Aggregates hauliers closer to overturning levy
A decade-long fight by hauliers to overturn the aggregates levy could be nearing its end after the Court of Appeal gave permission for a hearing this autumn.
The £2 per tonne tax on the commercial exploitation of rock, sand and gravel was introduced in 2002 and, according to the British Aggregates Association (BAA), has led to the collapse of some operators.
But following its victory in the European courts last year, a showdown with the Treasury before three Lord Justices in the Court of Appeal has been scheduled to take place in October.
BAA executive officer Richard Bird said: “If it goes in our favour, then there’s no legal basis for the aggregates levy and, one would assume, we stop paying it and we get our money back.”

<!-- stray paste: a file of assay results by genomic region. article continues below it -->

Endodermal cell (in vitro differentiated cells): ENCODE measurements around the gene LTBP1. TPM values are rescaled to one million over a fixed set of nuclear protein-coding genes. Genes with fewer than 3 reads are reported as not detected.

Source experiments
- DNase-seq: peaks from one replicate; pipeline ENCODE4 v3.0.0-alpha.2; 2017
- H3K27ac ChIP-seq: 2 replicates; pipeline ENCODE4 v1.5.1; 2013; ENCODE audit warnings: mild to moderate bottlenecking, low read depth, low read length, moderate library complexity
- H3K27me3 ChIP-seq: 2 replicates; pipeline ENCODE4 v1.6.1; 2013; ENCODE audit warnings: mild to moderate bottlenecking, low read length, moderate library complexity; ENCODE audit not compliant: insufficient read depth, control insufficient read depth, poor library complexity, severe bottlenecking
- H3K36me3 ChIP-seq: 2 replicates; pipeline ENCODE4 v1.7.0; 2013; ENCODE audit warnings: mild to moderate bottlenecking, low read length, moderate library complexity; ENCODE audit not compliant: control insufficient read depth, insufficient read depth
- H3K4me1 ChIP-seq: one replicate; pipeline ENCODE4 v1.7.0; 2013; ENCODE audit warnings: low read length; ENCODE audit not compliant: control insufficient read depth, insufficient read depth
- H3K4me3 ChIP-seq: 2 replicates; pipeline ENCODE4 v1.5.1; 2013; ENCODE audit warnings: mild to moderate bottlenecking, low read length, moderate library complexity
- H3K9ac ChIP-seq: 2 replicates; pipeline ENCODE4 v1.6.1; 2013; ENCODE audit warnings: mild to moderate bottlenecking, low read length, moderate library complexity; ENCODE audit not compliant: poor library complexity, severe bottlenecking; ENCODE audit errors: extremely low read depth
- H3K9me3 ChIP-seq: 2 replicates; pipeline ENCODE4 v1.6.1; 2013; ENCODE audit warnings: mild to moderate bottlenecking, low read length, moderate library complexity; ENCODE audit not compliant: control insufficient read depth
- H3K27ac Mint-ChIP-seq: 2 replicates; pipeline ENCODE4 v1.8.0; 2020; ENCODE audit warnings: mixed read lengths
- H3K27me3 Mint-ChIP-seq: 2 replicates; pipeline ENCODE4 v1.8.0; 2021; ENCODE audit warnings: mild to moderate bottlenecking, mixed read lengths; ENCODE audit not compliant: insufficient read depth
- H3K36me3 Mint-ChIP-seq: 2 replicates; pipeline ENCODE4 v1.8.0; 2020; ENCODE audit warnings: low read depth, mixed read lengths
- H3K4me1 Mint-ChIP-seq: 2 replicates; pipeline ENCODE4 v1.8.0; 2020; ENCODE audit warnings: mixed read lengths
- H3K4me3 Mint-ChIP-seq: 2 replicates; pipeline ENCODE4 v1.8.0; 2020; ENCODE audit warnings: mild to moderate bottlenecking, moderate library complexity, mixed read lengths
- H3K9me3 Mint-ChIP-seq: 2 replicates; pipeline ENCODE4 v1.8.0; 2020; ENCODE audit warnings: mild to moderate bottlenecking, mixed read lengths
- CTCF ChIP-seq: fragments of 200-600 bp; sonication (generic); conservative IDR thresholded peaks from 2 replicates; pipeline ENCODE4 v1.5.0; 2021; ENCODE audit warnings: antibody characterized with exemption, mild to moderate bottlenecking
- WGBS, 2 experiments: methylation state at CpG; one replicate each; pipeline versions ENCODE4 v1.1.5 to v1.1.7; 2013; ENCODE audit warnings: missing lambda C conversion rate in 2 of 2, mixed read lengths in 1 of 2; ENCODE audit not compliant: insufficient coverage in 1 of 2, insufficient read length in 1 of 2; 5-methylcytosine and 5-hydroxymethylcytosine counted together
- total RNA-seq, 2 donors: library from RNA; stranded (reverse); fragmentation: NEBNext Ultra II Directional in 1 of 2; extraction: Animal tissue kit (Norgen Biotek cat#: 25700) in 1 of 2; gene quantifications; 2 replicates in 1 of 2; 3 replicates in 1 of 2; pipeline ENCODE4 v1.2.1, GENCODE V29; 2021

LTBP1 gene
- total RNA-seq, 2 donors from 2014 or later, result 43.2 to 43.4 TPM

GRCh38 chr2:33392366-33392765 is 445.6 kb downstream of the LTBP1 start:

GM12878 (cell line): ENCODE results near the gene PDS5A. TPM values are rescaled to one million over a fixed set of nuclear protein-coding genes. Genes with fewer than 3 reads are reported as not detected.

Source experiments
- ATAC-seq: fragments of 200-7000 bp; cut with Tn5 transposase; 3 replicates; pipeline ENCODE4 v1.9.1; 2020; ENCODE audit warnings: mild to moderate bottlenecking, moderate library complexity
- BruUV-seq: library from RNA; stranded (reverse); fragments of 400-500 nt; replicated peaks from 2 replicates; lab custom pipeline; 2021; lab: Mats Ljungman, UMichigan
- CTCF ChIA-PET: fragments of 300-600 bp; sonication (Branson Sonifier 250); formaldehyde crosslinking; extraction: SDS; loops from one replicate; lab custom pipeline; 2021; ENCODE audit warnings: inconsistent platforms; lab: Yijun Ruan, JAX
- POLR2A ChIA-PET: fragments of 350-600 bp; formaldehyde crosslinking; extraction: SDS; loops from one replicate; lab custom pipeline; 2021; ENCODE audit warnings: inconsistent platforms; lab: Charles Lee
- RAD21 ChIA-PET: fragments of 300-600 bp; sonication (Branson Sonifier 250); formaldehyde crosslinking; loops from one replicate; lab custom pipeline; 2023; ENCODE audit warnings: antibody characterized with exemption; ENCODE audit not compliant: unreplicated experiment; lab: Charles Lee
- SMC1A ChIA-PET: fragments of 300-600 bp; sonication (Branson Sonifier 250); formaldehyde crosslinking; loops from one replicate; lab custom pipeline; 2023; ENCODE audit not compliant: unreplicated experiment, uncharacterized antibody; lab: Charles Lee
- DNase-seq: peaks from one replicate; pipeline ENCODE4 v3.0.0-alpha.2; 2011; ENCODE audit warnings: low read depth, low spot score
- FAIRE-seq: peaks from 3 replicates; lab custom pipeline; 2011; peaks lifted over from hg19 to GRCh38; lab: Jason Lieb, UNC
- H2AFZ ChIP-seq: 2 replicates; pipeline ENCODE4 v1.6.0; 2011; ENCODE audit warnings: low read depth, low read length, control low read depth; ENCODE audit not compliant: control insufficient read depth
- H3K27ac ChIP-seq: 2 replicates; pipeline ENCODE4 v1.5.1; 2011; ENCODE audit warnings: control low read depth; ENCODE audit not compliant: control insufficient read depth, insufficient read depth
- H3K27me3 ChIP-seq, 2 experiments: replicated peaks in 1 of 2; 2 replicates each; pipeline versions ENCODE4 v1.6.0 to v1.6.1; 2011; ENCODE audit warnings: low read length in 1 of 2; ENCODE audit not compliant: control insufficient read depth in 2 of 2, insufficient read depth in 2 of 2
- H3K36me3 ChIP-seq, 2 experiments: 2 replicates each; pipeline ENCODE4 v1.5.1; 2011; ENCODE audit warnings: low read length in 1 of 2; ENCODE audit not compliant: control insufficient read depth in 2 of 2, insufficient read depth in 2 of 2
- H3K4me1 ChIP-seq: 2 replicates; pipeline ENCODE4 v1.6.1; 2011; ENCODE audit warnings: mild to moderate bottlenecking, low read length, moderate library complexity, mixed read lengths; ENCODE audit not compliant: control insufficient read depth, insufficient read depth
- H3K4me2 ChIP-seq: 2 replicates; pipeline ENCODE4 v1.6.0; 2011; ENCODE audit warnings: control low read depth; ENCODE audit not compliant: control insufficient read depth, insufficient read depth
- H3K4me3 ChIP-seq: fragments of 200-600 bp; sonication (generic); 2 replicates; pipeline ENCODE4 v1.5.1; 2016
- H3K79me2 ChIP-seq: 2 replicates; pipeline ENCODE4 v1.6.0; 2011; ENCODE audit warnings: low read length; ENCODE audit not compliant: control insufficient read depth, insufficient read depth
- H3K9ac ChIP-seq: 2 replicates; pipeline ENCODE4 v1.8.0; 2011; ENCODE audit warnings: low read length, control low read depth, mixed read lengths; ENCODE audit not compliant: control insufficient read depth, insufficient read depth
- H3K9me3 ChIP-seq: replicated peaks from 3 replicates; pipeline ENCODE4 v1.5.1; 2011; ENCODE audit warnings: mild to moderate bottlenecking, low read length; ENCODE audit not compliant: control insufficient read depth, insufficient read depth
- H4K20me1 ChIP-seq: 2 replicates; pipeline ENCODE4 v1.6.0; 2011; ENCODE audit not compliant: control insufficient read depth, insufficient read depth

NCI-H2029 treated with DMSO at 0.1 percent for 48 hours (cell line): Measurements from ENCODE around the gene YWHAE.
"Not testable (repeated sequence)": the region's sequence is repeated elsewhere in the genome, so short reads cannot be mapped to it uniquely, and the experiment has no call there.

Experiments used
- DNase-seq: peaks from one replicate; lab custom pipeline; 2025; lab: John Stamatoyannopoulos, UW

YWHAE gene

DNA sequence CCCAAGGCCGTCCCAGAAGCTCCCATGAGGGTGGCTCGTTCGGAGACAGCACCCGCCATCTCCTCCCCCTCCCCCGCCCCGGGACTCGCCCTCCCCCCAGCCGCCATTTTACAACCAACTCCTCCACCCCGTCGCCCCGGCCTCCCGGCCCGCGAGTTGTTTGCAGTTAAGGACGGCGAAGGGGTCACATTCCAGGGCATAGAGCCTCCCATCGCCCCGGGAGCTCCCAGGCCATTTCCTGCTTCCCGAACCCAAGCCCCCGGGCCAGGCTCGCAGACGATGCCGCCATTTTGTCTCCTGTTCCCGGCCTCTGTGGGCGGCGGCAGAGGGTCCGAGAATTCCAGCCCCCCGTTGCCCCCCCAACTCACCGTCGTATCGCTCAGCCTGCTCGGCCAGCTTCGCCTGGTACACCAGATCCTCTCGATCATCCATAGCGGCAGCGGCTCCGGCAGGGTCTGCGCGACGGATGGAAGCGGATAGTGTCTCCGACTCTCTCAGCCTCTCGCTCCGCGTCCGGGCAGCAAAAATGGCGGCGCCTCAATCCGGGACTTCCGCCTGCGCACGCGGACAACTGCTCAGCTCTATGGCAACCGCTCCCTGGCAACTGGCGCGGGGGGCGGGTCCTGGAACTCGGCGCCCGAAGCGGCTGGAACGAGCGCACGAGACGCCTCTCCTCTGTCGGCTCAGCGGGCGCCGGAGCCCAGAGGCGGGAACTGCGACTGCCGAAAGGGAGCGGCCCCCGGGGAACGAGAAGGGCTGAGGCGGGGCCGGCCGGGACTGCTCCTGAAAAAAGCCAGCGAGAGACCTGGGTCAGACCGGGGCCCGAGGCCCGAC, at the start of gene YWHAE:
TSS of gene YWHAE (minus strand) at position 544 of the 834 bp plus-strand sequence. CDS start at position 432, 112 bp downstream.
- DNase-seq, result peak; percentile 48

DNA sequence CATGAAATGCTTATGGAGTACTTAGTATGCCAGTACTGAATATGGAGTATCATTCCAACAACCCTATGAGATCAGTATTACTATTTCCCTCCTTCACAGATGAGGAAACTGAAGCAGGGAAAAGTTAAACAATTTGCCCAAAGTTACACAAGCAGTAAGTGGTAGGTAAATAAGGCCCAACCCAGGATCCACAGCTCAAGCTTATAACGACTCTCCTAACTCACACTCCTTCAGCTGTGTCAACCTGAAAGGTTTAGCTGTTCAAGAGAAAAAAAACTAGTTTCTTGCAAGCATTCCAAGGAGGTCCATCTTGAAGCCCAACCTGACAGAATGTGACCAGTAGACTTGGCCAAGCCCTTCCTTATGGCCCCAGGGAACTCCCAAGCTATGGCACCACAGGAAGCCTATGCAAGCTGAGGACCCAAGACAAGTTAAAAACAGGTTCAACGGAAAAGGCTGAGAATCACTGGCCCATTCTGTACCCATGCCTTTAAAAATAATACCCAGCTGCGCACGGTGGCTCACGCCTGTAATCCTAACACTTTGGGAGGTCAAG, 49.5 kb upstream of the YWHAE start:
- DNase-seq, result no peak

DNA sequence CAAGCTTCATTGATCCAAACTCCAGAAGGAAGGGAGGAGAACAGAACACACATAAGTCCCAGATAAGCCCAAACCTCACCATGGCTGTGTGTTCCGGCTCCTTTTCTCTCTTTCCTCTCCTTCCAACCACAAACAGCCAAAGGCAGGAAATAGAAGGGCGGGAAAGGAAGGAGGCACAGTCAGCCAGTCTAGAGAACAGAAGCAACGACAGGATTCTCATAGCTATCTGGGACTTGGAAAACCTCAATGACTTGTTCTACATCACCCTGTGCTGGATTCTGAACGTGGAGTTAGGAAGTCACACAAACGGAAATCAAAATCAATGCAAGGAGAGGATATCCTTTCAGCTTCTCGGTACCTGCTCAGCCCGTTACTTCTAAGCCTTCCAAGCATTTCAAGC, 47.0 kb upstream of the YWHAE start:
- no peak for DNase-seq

He added that haulage firms had paid an estimated £3.5bn in tax and that there remained a possibility that operators could reclaim this money if it wins the appeal.
“I can’t imagine the Treasury giving it back for one minute,” he said. “That’s for another day.”
A Treasury spokeswoman said: “The government continues to contest claims that the aggregates levy gives rise to state aid.
"A High Court ruling in 2002 found the aggregates levy does not amount to state aid, therefore businesses registered for the levy and commercially exploiting aggregate in the UK have a continuing legal obligation to pay the levy due on their activities.”